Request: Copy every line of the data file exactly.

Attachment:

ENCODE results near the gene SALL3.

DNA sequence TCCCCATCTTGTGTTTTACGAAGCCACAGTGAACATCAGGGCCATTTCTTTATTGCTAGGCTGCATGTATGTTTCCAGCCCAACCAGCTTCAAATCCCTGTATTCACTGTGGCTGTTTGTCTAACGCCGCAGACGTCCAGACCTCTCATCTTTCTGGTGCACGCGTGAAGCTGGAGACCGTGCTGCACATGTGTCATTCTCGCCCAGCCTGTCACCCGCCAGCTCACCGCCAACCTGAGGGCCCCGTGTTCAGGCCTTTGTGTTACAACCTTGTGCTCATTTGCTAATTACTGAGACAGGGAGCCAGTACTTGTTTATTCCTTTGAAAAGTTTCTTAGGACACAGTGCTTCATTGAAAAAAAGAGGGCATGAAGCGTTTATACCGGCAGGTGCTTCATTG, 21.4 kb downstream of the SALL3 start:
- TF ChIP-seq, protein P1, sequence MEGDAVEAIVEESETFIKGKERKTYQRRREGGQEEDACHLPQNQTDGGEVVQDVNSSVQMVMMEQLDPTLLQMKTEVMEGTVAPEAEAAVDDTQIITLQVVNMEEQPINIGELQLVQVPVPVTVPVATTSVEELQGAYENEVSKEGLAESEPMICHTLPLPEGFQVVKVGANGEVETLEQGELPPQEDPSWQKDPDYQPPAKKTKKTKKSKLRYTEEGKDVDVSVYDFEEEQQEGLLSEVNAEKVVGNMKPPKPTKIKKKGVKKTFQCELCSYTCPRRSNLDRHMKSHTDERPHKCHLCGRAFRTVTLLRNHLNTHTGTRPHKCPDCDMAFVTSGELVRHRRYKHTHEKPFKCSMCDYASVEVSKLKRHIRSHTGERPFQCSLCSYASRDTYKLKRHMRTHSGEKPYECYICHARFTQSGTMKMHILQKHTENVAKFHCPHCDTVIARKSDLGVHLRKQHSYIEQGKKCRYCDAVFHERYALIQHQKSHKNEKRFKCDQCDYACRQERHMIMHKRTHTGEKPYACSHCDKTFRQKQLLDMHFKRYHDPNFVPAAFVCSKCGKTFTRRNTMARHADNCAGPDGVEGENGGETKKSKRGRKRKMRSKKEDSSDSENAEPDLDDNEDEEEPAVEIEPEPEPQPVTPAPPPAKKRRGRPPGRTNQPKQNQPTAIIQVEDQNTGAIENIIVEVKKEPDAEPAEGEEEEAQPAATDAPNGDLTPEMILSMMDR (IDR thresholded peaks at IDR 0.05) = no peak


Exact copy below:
ENCODE results near the gene SALL3.

DNA sequence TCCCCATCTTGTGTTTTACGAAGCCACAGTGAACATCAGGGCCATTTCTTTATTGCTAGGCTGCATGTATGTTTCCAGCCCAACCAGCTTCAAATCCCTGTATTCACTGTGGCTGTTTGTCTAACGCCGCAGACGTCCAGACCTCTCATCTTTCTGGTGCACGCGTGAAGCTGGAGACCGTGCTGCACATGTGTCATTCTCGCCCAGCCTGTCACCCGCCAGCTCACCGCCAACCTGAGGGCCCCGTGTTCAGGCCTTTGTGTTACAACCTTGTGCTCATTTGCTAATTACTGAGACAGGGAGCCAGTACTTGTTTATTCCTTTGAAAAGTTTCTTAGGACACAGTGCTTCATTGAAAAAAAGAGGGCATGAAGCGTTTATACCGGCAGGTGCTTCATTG, 21.4 kb downstream of the SALL3 start:
- TF ChIP-seq, protein P1, sequence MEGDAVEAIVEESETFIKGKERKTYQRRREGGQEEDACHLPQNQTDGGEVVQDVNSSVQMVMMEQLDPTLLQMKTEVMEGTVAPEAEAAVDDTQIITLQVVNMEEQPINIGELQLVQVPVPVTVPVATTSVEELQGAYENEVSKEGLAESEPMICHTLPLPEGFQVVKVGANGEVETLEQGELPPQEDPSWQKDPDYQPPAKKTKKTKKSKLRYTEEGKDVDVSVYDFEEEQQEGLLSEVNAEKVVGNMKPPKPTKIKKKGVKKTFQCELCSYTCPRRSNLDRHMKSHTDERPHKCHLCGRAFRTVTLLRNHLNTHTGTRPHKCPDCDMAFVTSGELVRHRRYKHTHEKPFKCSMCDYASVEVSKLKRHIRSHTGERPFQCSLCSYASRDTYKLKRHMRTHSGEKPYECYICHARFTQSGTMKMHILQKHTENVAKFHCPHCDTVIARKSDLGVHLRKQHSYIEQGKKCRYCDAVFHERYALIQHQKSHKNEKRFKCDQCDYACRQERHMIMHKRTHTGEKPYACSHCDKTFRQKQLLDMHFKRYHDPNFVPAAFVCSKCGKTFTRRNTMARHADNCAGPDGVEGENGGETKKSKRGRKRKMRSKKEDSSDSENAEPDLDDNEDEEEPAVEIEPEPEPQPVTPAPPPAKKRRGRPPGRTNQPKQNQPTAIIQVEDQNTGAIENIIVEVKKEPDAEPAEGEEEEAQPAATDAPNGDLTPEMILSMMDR (IDR thresholded peaks at IDR 0.05) = no peak